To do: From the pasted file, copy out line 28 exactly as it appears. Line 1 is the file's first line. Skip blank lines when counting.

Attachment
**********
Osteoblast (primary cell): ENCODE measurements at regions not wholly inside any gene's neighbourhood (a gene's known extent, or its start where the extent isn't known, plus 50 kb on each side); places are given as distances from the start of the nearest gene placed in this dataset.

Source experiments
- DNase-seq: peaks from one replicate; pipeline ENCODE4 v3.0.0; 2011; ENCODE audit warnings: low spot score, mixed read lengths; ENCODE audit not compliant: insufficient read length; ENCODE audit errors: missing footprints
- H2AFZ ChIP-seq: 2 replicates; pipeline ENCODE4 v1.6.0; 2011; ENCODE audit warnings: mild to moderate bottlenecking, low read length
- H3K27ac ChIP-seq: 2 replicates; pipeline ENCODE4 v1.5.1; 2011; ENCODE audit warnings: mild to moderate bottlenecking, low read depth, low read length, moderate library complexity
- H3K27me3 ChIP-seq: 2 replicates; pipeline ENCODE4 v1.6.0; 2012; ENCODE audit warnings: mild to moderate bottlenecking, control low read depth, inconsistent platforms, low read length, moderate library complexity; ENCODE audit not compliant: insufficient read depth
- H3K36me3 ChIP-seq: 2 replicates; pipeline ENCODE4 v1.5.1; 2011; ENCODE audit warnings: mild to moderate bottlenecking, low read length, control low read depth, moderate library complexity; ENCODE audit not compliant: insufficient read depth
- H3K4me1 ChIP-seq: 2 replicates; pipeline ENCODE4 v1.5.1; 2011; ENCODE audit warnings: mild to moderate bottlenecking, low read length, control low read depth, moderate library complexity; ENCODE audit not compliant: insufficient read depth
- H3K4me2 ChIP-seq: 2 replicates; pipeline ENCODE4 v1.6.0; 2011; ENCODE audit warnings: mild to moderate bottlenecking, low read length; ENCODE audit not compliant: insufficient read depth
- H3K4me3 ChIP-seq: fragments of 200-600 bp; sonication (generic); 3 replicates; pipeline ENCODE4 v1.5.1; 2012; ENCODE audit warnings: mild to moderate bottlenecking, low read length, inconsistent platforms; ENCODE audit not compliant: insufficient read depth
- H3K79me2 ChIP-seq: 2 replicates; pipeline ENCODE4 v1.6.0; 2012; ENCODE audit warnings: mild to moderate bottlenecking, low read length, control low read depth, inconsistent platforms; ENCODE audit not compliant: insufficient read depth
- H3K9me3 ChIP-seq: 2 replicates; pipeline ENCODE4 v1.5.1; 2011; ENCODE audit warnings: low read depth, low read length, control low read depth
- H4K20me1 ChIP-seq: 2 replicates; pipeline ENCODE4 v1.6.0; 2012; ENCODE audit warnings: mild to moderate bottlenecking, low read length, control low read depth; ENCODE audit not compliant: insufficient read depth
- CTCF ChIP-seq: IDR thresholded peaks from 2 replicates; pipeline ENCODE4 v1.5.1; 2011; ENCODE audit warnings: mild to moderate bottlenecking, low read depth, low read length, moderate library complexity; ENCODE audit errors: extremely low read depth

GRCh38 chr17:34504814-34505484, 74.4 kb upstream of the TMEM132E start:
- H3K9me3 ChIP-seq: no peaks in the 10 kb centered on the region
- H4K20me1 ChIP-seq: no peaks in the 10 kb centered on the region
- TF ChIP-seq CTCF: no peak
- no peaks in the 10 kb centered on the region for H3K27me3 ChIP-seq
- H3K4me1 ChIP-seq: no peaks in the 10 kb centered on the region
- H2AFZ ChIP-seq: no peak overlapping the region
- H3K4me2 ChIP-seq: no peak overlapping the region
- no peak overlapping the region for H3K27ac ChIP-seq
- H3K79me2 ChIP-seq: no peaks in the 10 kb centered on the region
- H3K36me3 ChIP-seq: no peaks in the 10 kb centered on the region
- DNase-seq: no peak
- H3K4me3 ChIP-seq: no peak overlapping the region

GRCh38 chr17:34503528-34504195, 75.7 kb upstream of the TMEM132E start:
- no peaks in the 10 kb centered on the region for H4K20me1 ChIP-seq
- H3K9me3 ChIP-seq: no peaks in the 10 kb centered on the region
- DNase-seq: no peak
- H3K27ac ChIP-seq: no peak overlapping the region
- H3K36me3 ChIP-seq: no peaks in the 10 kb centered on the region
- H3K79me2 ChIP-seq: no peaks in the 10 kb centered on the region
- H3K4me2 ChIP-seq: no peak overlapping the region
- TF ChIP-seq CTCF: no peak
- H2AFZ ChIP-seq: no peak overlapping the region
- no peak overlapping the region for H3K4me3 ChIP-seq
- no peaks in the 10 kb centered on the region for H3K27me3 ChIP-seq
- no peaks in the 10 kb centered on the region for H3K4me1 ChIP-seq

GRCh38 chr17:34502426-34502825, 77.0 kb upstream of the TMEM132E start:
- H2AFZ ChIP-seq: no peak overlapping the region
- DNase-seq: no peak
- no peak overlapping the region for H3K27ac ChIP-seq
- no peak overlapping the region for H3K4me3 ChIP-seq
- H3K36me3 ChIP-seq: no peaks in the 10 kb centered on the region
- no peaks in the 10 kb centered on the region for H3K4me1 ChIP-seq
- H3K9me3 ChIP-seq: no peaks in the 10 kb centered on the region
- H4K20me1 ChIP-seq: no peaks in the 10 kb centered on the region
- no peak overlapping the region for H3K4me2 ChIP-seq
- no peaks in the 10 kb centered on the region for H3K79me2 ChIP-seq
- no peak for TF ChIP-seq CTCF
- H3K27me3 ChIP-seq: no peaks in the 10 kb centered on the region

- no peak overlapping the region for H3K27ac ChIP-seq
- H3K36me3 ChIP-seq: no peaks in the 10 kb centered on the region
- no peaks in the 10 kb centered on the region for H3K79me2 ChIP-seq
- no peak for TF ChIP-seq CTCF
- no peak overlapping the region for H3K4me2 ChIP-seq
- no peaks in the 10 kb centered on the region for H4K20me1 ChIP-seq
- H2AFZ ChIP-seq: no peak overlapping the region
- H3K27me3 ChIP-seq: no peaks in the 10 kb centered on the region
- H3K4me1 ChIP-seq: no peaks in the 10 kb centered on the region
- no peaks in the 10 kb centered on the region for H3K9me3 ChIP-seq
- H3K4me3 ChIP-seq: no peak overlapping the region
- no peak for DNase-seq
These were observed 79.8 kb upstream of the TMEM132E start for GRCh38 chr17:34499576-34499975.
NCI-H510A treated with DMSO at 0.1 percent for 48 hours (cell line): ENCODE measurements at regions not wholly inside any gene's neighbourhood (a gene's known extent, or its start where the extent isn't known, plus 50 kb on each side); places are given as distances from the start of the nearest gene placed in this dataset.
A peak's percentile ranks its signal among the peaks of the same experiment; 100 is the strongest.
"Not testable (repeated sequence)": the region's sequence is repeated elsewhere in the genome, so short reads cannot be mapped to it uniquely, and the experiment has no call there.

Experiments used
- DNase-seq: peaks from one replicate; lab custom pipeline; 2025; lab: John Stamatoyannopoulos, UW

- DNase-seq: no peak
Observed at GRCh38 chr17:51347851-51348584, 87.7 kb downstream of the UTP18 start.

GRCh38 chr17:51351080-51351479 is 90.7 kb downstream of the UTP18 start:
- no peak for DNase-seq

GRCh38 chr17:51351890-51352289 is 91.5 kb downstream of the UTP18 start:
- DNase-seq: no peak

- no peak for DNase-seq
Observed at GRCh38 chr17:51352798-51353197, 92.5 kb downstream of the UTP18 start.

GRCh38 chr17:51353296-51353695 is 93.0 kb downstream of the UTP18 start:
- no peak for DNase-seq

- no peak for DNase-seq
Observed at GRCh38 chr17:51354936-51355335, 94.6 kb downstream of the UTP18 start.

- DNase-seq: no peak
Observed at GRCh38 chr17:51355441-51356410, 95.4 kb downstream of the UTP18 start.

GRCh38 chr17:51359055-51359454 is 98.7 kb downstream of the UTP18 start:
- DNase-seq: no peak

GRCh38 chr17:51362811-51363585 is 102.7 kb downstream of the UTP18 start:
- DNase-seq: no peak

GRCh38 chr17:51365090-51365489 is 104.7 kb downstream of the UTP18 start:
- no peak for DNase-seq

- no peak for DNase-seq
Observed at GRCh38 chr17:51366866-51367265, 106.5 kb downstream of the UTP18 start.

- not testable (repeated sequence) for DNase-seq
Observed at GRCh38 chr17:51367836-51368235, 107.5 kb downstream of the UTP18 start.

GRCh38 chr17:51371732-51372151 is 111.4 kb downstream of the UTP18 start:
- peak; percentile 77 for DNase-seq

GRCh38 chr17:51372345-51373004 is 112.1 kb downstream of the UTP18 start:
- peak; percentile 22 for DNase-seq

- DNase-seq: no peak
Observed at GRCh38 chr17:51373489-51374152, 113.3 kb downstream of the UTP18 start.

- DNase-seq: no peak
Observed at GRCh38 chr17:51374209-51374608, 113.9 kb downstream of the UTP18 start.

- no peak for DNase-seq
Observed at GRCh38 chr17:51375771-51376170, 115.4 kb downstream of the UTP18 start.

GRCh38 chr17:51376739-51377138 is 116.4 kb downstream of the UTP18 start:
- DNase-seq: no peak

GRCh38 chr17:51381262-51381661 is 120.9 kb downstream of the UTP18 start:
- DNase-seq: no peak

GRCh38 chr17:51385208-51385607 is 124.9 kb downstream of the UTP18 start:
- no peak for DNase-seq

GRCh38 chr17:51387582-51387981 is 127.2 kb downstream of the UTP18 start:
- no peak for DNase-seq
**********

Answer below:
GRCh38 chr17:34503528-34504195, 75.7 kb upstream of the TMEM132E start: